Jawaharlal Nehru presenting the national flag of India during a meeting of the constituent assembly on July 30, 1947.
Keystone-France / Getty Images
By Lily Rothman
August 15, 2017

As India celebrates its Independence Day this Tuesday, the annual holiday will come with an added layer of meaning: This marks 70 years since the achievement of its hard-fought nationhood.

British Crown rule in India dated all the way back to 1858, but by the 1940s — thanks largely to the work of Mohandas Gandhi — it was clear that, despite the many grand statements made to the contrary over the years, the system would not endure forever. Gandhi had become convinced that the U.K. would never willingly give India even partial self-rule, and began a civil-disobedience campaign to win independence through forceful passivity, though his peaceful efforts often inspired violence in others. “With each fast, each boycott, and each imprisonment (by a British Raj which feared to leave him free, feared even more that he would die on their hands and enrage all India), Gandhi came closer to his goal of a free India,” TIME reported in the lead-up to independence.

Finally, as Britain faced its own internal post-WWII problems and a changing of the guard in Parliament, Prime Minister Clement Attlee promised in early 1947 that the Raj would end by June of 1948.

The fateful date came sooner, on Aug. 15, 1947. On that day, by TIME’s count, a full one-fifth of all human beings alive suddenly became self-governing.

On the eve of independence, Jawaharlal Nehru, about to become the first Prime Minister of India, received a procession of Hindu holy men at his home in Delhi. Then, he and other political leaders gathered in the Constituent Assembly Hall. “Long years ago we made a tryst with destiny, and now the time comes when we shall redeem our pledge,” Nehru told those present. “At the stroke of midnight hour, when the world sleeps, India will awake to life and freedom.”

That stroke of the clock, TIME reported, was met with rejoicing:

But Gandhi, the magazine noted, was conspicuously absent. As it became clear that the Raj was ending, questions of what it would mean to have an independent India had split those who pushed for independence. Among other divisions — over communism, conservatism and more — the most significant was over whether the Muslim population would end up with a country of its own.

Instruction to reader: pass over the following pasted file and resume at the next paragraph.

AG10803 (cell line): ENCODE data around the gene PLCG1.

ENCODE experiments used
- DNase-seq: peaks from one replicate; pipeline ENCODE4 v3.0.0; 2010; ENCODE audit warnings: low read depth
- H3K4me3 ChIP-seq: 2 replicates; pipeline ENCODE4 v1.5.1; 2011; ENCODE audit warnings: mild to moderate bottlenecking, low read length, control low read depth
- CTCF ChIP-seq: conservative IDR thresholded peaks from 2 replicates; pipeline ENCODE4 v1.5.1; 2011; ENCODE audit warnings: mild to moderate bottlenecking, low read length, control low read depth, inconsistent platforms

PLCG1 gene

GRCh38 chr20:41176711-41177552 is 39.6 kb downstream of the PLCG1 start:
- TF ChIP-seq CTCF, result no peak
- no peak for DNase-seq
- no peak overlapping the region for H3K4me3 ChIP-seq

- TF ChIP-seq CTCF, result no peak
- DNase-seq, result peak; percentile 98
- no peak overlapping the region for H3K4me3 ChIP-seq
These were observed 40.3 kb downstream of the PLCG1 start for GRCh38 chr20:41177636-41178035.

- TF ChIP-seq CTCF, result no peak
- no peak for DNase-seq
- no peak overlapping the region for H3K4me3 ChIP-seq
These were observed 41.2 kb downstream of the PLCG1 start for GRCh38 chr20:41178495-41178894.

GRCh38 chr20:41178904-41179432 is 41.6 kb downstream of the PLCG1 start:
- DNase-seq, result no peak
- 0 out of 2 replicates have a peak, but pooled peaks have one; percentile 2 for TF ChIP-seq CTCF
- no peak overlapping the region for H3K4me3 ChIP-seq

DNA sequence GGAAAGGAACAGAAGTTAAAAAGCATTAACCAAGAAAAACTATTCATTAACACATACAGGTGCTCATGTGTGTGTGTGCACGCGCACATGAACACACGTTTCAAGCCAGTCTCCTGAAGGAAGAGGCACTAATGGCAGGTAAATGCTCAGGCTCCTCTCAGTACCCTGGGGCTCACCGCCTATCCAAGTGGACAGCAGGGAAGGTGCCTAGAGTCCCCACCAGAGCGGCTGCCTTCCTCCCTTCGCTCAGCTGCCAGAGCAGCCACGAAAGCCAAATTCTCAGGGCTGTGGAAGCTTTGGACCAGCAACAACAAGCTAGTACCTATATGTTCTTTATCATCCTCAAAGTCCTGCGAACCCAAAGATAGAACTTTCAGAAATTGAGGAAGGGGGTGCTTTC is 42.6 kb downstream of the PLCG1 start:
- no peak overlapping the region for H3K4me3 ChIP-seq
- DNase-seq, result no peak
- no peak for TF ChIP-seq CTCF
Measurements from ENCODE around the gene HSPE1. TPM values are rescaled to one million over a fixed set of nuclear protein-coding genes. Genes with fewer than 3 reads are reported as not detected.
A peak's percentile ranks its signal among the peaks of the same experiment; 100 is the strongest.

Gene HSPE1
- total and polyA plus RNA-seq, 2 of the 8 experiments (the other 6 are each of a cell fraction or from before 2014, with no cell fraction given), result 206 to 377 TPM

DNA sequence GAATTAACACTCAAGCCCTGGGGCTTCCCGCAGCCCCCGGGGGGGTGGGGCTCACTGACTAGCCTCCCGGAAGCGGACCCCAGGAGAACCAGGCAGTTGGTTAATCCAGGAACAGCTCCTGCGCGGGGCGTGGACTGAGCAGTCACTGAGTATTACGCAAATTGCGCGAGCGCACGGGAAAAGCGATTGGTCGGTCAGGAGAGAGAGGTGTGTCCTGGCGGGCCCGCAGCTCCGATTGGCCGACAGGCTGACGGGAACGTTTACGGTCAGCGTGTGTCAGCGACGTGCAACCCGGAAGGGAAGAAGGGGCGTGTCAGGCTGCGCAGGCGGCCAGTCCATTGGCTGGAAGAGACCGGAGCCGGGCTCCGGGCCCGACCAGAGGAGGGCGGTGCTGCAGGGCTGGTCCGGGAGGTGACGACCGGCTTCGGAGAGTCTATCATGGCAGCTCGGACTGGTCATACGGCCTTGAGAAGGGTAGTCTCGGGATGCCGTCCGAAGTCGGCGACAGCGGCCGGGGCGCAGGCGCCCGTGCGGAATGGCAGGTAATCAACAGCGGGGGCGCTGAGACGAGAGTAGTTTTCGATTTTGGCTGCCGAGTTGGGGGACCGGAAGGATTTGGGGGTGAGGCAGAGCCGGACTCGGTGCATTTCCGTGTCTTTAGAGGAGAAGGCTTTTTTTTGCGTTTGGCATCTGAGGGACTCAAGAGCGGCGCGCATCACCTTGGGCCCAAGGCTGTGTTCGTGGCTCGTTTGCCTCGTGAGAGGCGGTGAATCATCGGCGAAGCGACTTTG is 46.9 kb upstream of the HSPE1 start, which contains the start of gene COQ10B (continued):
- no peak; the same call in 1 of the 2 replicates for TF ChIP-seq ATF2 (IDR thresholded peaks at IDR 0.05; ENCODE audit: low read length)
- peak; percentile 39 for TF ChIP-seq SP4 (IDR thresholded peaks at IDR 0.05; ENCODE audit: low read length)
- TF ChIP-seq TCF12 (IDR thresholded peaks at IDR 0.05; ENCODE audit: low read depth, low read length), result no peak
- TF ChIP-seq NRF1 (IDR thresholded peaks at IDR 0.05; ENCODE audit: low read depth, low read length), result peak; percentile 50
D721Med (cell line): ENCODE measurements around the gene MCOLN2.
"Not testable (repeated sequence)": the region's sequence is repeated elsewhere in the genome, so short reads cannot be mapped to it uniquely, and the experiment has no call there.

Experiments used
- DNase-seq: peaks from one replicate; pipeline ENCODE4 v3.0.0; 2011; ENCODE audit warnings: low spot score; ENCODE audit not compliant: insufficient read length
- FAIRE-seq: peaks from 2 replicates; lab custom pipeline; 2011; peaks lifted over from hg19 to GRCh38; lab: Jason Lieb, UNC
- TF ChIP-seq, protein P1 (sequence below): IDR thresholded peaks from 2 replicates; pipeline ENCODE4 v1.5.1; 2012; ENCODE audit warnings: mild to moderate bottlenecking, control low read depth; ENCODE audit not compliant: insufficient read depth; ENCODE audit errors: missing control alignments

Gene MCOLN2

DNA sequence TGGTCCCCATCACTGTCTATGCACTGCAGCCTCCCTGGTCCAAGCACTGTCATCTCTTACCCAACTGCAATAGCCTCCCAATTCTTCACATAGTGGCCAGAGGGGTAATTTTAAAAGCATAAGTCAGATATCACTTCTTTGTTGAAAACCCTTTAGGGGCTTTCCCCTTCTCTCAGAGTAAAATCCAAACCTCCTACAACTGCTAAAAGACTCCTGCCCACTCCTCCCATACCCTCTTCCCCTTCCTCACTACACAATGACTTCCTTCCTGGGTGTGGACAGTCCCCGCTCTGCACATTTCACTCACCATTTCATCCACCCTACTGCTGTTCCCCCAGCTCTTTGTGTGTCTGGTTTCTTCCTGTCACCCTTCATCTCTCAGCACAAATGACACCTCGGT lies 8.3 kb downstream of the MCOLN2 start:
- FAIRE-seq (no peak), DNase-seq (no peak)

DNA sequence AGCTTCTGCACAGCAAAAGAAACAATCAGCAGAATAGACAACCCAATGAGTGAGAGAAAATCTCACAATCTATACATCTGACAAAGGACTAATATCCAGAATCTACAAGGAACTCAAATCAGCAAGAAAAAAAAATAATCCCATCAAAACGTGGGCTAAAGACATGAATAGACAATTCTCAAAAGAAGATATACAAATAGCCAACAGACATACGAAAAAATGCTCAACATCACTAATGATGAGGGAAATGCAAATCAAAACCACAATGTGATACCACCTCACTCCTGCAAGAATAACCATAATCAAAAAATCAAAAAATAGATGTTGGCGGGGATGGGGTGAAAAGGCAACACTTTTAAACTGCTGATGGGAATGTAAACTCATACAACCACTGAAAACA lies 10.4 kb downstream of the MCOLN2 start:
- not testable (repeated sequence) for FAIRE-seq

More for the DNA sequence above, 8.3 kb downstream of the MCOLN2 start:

Under the leadership of Muhammad Ali Jinnah, that nation would become Pakistan, though its borders remained uncertain even as the British departed.

A map of the proposed division of India, from the June 30, 1947, issue of TIME
TIME Map

As late as that June, Gandhi still held out hope — unsuccessfully — for a united India. Pakistan celebrated its Independence Day on Monday.

Read more: A New Way of Seeing Indian Independence and the Brutal ‘Great Migration’

Rather than attend festivities in Delhi, Gandhi remained in Kolkata, appealing to the people for peace between Muslim and Hindu neighbors. And, according to TIME, the appeal briefly worked. Though partition would be accompanied by violence and a massive (often involuntary) migration of citizens from one nation to the other, for one day there was peace:

“[On] Independence Day even Calcutta’s violence turned to rejoicing. Moslems and Hindus danced together in the streets, were admitted to each others’ mosques and temples. Moslems crowded round Gandhi’s car to shake his hand, and sprinkled him with rosewater. For the disillusioned father of Indian independence, there might be some consolation in the rare cry he heard from Moslem lips: ‘Mahatma Gandhi Zindabad‘ (Long Live Gandhi).”

Write to Lily Rothman at lily.rothman@time.com.

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